Frank (2014)


Film review of the absurdist comedy about a useless but ambitious musician who finds he has bitten off more than he can chew when he joins an eccentric group. Starring Domhnall Gleeson, Maggie Gyllenhaal.

Director: Lenny Abrahamson. 95 mins. Runaway Fridge/Element Pictures/Film 4/Indie Production. (15)


4stars-Very good lots to enjoy 1


Jon (Gleeson), a young wannabe musician, discovers he’s bitten off more than he can chew when he joins an eccentric pop band led by the mysterious and enigmatic Frank (Fassbender).

Review, by Jason Day

Odd, odder, oddest, certainly the only adjectives one could use to describe this satirical musical odyssey co-written by off-centre, off-the-planet documentary maestro Ronson, the man behind the books The Men Who Stare at Goats and The Psychopath Test.

Frank posterRonson revels in exploring and analysing in the most admirable of non-judgemental fashions the careers, interests and behaviour of distinctly abnormal, or ‘unique’ people, focusing on conspiracy theorists or people labelled as extremists. The band in Frank could be seen to continue in this vein, featuring a collective of musical extremists of varying degrees of awful pretentiousness.

Ronson and co-writer Straughan (his collaborator on the script for the film version of The Men Who…) take much pleasure in skewering with aplomb the lofty art-spirations of a morbidly self-absorbed group of electro-grunge rockers whose self-aware melancholy is at suicidally hilarious odds with their desire for an almost martyr like anonymity.

Holing up in a remote Irish holiday home to record a revolutionary experimental album, they spend most of their first few weeks recording and collating a catalogue of sounds, such as water being poured into a bucket by a stream and pulling plastic straws up and down. When  cabin fever starts to se in anger flares, they scream ‘Chinchilla!’, jump around and hug each other.

Their songs contain nothing more than words plucked randomly from the ether, belying the ‘seriousness’ of the mystique they wish to promulgate. Their first song contains references to chickens, ‘Put your arms around me…Itchy britches, fiddly digits, sequinned mountain ladies’ is one free association caterwaul you hear toward the end of the film.

That’s not to say the music is actually bad, ‘Soronprfbs’ have a possessed, spine-tingling musicality. Until they take on Gleeson, a grasping, greasy, tuneless talent black hole whose sole skill is for increasing his Twitter followers as he chronicles this ascent into mediocrity.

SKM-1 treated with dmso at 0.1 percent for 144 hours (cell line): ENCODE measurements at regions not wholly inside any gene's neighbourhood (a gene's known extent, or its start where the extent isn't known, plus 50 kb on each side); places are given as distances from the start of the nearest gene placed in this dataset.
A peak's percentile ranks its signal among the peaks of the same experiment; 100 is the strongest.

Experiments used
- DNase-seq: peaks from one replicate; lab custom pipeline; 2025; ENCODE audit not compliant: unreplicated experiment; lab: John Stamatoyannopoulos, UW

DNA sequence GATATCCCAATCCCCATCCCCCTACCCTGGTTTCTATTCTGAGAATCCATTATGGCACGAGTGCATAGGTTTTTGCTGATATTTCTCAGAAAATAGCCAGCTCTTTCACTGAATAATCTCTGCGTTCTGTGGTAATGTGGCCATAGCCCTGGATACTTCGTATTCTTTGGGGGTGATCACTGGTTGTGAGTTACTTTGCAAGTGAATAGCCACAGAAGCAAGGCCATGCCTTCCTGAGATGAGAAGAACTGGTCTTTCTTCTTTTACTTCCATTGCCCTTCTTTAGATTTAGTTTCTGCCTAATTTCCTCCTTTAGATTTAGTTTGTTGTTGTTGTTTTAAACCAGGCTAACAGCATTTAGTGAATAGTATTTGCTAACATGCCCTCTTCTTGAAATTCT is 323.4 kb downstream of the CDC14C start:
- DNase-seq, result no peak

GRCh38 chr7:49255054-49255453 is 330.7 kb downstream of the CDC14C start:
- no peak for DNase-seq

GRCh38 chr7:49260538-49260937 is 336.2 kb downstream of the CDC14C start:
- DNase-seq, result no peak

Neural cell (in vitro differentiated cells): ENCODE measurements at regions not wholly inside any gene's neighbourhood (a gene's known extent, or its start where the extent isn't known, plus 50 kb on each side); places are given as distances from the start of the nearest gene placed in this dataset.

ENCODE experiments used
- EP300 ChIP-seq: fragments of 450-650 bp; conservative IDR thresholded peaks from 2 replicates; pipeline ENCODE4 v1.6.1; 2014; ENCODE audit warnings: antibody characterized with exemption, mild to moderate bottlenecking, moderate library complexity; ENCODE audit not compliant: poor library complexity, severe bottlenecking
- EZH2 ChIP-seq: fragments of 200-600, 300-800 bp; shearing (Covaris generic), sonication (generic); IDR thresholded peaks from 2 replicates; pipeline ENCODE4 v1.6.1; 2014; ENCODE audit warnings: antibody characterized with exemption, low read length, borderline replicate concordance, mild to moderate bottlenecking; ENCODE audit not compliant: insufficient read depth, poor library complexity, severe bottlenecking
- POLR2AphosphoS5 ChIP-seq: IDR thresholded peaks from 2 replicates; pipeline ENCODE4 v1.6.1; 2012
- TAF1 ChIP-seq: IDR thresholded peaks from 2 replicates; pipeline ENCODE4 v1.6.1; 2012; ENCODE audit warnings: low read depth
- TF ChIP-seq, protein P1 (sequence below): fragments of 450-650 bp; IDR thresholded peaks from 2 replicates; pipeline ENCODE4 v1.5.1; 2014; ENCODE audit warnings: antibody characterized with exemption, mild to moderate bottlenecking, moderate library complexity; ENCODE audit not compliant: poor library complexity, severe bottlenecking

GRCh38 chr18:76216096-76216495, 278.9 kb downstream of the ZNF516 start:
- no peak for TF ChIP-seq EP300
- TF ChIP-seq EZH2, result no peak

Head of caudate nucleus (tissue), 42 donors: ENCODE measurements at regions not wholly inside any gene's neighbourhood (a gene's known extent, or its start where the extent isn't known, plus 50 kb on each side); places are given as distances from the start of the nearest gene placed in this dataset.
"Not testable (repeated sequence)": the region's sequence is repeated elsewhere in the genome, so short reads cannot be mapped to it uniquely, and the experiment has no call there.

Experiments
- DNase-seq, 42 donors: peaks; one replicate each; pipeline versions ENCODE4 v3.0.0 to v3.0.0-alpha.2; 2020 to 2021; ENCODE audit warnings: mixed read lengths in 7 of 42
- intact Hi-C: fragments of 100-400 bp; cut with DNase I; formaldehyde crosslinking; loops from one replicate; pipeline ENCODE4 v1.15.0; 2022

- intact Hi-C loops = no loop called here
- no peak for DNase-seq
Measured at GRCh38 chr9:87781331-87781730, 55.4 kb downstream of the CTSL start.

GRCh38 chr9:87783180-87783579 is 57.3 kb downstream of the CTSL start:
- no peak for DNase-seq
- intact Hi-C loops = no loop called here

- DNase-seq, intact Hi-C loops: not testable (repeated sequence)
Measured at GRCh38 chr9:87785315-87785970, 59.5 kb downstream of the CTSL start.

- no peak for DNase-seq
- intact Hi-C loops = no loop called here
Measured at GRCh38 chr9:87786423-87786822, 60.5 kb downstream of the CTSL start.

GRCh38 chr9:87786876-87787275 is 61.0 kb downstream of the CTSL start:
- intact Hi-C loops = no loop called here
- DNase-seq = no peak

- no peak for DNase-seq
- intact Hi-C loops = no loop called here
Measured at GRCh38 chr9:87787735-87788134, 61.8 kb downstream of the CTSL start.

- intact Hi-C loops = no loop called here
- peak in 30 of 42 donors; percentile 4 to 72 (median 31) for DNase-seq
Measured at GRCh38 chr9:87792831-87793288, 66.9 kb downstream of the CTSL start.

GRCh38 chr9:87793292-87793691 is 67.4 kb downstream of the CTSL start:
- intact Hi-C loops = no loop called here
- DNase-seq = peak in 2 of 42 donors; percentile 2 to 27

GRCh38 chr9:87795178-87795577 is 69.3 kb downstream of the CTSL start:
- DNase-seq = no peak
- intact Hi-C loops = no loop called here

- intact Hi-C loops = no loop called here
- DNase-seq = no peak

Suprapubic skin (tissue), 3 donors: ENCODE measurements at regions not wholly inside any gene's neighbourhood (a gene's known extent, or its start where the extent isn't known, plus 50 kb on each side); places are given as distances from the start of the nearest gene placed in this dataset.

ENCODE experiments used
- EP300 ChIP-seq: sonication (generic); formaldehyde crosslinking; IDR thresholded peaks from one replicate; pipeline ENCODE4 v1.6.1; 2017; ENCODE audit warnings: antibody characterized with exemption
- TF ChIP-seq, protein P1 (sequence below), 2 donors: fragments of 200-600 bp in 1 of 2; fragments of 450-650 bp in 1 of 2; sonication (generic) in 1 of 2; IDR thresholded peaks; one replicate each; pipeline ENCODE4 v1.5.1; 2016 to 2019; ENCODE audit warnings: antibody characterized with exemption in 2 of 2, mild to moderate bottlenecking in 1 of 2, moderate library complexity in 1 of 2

As this parasite assumes more control, Soronprfbs become listless and ever more argumentative. Gleeson is universally loathed by his bandmates, disgust being the word used to describe him. Gyllenhall hates him so much that she even tries to drown him and smash his head in during a brief sexual coupling in a hot tub.

Fassbender proves again why he is the actor to watch in cinema at the moment, even though you can’t see his face for 95% of the film. He manages to command centre stage as a mixed up man  who just wants to make meaningful music for the world to enjoy, but who has retreated inside a large papier-mâché head.

It says much that the film loses a little magic when the head comes off and we see the man himself. Gyllenhaal is admirably aggressive, sour-faced and wound-up as Frank’s proto love interest who plays a Theremin as if it were a Stradivarius. The runaway turn though is Gleeson, who revels in the deepest and most heartfelt rhythms of opportunism.

An admirable send-up of the pomposity and pontificating of such people, but perhaps a little too ‘out there’ to be fully palatable.

Cast & Credits

Producers: David Barron, Ed Guiney, Stevie Lee, Andrew Lowe.
Writers: Jon Ronson, Peter Straughan.
Camera: James Mather.
Music: Stephen Rennicks.
Sets: Richard Bullock.

Michael Fassbender, Domhnall Gleeson, Maggie Gyllenhaal, Scoot McNairy, Tess Harper, Hayley Derryberry, Matthew Page, Travis Hammer.


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